Finding Voice, Pt. 3 ~
We’ve established so far that not only does your voice need to be consistent and properly focused toward your ideal reader but your characters’ voices need a ring of authenticity. Even if you’re writing high fantasy or other-world sci-fi your dialogue and the abilities of the people who populate your writing need to be realistic.
The problem with being realistic is that there are always exceptions to the norm and you wouldn’t necessarily be writing about these people if they were 100% normal (or the events they find themselves in). But that’s the key right there – you don’t want to alienate your readers by having elements be too far beyond normal. That being said, if “normal” means there are vampires and dragons or water-breathing humanoids on your planet then the idea of suspended belief comes into play and normal represents the overriding world your characters live and breathe in. Whether you’re world building on an another planet or reshaping the earth we know and love it’s imperative to ground your reader in realistic moments.
Am I being consistent in my world? If the sky is purple in chapter 1 is it still purple in chapter 17 or is that part of the changing plot?
Are my people reflective of real people (even my monsters)? Are their mannerisms driven by society or familial upbringing?
Are my characters approachable? Are they similar enough to other people in reality to make them familiar?
Do I maintain expected speech patterns and have dialogue mirror recognizable types of people?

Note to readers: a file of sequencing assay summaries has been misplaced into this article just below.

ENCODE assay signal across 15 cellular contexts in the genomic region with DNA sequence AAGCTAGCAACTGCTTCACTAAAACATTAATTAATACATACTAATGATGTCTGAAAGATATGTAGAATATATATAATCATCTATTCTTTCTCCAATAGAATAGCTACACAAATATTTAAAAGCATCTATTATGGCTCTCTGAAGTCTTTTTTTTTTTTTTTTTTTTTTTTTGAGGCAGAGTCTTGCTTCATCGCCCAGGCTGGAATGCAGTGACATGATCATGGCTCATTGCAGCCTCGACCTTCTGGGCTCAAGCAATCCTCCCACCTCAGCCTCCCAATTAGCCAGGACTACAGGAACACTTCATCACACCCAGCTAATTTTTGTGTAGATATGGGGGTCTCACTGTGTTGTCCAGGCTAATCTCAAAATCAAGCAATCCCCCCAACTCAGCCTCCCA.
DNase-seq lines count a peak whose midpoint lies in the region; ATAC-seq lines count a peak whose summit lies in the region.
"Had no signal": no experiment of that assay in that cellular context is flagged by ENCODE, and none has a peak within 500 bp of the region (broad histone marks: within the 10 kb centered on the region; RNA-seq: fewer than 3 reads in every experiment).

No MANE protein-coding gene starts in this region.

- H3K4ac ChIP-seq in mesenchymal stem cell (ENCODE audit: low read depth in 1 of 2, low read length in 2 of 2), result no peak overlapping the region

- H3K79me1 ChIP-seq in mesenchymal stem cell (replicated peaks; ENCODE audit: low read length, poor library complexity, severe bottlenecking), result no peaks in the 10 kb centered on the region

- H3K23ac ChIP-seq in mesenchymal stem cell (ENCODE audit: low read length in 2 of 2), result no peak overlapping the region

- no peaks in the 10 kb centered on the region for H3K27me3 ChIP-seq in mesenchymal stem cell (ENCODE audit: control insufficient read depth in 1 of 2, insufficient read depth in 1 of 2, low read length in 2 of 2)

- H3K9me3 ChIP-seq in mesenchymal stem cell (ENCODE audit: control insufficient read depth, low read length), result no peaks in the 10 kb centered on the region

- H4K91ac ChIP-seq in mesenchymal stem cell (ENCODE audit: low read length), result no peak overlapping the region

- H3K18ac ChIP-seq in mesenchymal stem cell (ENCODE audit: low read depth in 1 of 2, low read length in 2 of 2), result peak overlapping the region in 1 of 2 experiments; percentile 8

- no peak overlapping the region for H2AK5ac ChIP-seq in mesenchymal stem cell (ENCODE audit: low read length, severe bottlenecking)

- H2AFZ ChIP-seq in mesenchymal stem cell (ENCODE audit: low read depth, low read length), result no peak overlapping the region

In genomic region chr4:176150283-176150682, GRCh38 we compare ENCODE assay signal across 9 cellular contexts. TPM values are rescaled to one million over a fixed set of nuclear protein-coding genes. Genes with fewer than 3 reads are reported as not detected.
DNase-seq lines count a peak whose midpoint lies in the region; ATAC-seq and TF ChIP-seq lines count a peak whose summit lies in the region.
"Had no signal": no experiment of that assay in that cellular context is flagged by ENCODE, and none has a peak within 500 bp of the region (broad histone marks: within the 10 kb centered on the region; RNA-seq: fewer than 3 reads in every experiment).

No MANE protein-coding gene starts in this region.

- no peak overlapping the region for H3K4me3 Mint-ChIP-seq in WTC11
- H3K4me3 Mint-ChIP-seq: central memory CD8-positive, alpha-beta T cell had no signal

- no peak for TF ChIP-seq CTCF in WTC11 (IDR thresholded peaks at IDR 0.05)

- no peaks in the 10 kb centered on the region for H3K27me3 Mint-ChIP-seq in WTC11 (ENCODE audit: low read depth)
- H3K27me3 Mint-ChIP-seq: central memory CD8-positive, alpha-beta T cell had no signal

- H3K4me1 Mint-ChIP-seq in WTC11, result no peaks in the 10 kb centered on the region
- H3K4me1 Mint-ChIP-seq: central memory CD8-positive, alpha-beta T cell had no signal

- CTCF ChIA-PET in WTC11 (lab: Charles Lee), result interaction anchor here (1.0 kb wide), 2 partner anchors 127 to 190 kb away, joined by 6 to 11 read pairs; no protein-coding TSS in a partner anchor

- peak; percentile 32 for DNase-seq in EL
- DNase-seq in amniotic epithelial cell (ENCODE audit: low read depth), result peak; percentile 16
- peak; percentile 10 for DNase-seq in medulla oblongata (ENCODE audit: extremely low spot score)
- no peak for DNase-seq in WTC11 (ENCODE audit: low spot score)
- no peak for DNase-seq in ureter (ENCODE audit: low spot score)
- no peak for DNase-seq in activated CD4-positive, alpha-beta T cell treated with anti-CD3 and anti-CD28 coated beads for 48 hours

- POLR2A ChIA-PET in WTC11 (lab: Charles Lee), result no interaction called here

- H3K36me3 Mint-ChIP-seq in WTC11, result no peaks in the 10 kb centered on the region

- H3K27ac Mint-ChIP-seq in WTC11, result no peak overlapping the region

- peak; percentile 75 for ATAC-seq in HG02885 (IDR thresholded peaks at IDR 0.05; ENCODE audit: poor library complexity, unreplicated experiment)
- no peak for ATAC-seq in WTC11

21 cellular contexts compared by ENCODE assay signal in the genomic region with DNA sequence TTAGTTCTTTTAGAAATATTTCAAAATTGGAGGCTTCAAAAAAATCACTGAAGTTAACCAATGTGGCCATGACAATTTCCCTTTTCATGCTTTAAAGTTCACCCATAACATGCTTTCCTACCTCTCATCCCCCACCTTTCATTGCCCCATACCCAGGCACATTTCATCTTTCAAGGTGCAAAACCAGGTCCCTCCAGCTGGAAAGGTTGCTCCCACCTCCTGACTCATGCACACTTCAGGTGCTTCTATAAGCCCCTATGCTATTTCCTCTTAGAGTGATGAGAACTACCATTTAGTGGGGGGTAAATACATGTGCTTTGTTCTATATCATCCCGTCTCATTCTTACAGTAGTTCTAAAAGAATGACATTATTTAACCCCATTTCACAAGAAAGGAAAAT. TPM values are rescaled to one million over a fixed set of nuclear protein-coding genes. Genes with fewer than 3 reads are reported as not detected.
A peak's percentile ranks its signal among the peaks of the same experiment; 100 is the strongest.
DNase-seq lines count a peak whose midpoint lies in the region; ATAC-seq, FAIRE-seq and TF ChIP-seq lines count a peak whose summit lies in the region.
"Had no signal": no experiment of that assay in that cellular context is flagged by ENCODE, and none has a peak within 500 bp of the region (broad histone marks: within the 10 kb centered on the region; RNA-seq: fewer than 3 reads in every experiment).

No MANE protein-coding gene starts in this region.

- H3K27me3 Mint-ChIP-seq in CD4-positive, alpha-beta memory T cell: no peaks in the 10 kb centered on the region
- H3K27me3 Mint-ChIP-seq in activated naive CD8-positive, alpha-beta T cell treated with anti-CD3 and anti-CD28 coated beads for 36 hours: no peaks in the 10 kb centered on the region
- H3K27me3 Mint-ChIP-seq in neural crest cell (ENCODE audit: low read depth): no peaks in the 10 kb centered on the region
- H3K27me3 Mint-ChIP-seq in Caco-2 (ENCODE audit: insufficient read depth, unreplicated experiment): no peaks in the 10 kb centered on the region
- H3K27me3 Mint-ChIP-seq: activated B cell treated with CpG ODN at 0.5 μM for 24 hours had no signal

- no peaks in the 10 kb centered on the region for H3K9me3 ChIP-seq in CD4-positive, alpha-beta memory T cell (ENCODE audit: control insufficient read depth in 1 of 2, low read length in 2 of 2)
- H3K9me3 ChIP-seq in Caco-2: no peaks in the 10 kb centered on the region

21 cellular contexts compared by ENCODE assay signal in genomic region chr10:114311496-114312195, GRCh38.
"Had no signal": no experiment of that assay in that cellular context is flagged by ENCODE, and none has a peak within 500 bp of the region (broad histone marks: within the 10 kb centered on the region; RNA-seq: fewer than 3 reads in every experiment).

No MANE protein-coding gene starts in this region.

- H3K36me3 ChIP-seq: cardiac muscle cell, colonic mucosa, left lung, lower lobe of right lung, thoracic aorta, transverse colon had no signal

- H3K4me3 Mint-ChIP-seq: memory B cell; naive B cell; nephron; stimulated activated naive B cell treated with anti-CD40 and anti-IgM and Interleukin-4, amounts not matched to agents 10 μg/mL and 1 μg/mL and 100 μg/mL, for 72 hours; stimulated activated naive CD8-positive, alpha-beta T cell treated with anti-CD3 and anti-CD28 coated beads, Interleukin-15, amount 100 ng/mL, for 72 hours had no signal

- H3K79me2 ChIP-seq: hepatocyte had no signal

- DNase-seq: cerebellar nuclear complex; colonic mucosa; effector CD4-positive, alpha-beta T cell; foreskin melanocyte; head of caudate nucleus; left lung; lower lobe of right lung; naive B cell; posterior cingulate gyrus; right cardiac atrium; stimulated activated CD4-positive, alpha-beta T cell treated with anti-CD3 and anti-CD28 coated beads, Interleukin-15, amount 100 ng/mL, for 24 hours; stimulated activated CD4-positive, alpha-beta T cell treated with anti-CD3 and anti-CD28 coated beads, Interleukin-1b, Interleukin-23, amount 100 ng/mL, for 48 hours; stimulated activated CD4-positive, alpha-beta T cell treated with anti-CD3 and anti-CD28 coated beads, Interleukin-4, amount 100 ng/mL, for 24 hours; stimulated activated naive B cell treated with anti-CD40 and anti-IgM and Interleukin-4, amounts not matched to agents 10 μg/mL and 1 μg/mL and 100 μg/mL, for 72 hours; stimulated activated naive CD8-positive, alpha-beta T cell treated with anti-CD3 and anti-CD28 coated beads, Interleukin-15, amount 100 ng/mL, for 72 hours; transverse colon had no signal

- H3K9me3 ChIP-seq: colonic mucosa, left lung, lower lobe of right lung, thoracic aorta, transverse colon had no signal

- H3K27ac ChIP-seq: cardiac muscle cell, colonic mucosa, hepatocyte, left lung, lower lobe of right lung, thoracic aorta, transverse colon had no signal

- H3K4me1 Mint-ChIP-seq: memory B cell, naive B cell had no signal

If a particular character tends to slur the ends of his words at the ends of his sentences, is this consistent throughout the book? If not, why not? (and other similar manifestations of repeated characteristics)
Is the science believable/plausible? If cars run on bio-fuel or fairy dust, have you explained the basic workings behind this? If the inner workings of the cars are not important then ask yourself why you mentioned it. If it was to help set the feel of the world it should enhance what is happening or a particular character and not just be there for the sake of being there (the same goes for any other element that reflects a mirrored reality to our own).
Are there enough true-to-life moments/emotions/reactions/scenarios to allow my reader to connect with the characters and the plot?
Have I stayed true to where I’m writing about? If you’ve never been to New York, are you certain your references to it are accurate or similar enough for those near-future plot lines?
Have I stayed true to who I’m writing about? If your character is afraid of heights and suddenly climbing a tree is no problem for them or riding in a glass elevator – make sure these abnormal moments have be addressed or explained… if not, rewrite them to make sense for the character.
Basically, if your target reader cannot relate to the core elements in your book how are they to enjoy what you’ve written? It is especially difficult for non-contemporary writers to build their worlds and keep them realistically balanced between the known and unknown or unfamiliar elements. That doesn’t mean that you can say there’s a subway (underground) under certain streets or neighbourhoods if none have never existed and you’re writing about a contemporary experience. If you get the uniform wrong for a certain profession, people will find out. If the accent you give a character isn’t portrayed with just the right flare you’ll risk losing any reader who’s ever met someone who speaks that way.
It is always when things don’t ring true or break the given reality of your book that you run the risk of losing your voice and your reader.
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